The one color the alchemists could not conjure up for painters was the one they labored the hardest to devise. Struck by slanting rays of the sun, gold set the medieval altarpiece ablaze with light. In Byzantine churches like the sixth-century San Vitale in Ravenna, golden mosaic tiles create a dome shimmering with holy radiance. Whatever the cost of ultramarine or vermilion, gold has ancient associations that make its value transcendental.
Gold is the substance of royalty, so what could be more pious than to offer it up to God in sacred art? And unlike silver and other metals, it was seemingly immune to the passing years- it did not tarnish or lose its splendor.
The use of gold in Medieval art shows us more clearly than anything else how the nature of materials took precedence over any concern for realism. Until at least the fourteenth century,holy figures on altar panels are framed not by nature’s skies or foliage, not by draperies or masonry, but by a golden field that permits neither depth nor shadow.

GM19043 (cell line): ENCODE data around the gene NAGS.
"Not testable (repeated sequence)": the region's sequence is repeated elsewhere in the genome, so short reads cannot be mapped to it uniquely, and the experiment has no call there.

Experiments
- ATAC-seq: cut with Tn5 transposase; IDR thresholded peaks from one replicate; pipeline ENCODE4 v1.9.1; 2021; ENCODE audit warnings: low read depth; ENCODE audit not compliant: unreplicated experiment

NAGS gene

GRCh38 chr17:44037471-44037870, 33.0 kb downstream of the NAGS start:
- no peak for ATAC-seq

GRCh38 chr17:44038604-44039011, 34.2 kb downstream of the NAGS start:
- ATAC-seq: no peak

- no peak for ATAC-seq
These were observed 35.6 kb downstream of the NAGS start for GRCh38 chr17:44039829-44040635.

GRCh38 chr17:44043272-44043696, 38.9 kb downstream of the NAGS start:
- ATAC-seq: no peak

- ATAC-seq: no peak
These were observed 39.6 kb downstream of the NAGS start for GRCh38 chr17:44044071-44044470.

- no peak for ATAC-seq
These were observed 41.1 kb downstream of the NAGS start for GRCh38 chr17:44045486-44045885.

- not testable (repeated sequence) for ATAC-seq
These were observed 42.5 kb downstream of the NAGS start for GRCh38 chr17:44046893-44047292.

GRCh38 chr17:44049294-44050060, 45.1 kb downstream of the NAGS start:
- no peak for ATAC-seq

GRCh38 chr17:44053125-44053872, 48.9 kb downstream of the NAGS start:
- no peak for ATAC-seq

In later ages this metallic sheen was pushed back onto the gilded frame that held the canvas, but for the medieval artist gold was a color in its own right. It was applied to the gessoed panels in the form of thin sheets; gold leaf. There was no need to visiti the apothecary to procure this color, for it was to be found in the purse of every wealthy person. The craftsmen of the Middle Ages , unrestricted by laws protecting currency, made thier gold leaf by hammering and hammering at golden coins, transforming them to sheets so thin as to feel almost weightless.
This task was carried out by professional goldbeaters who, even into the twentieth century, measured the wieght of gold leaf by the ducat, the gold coinage of medieval Italy. The thickness of the foil was determined by the number of leaves (each about three and a half inches square) beaten from a single ducat.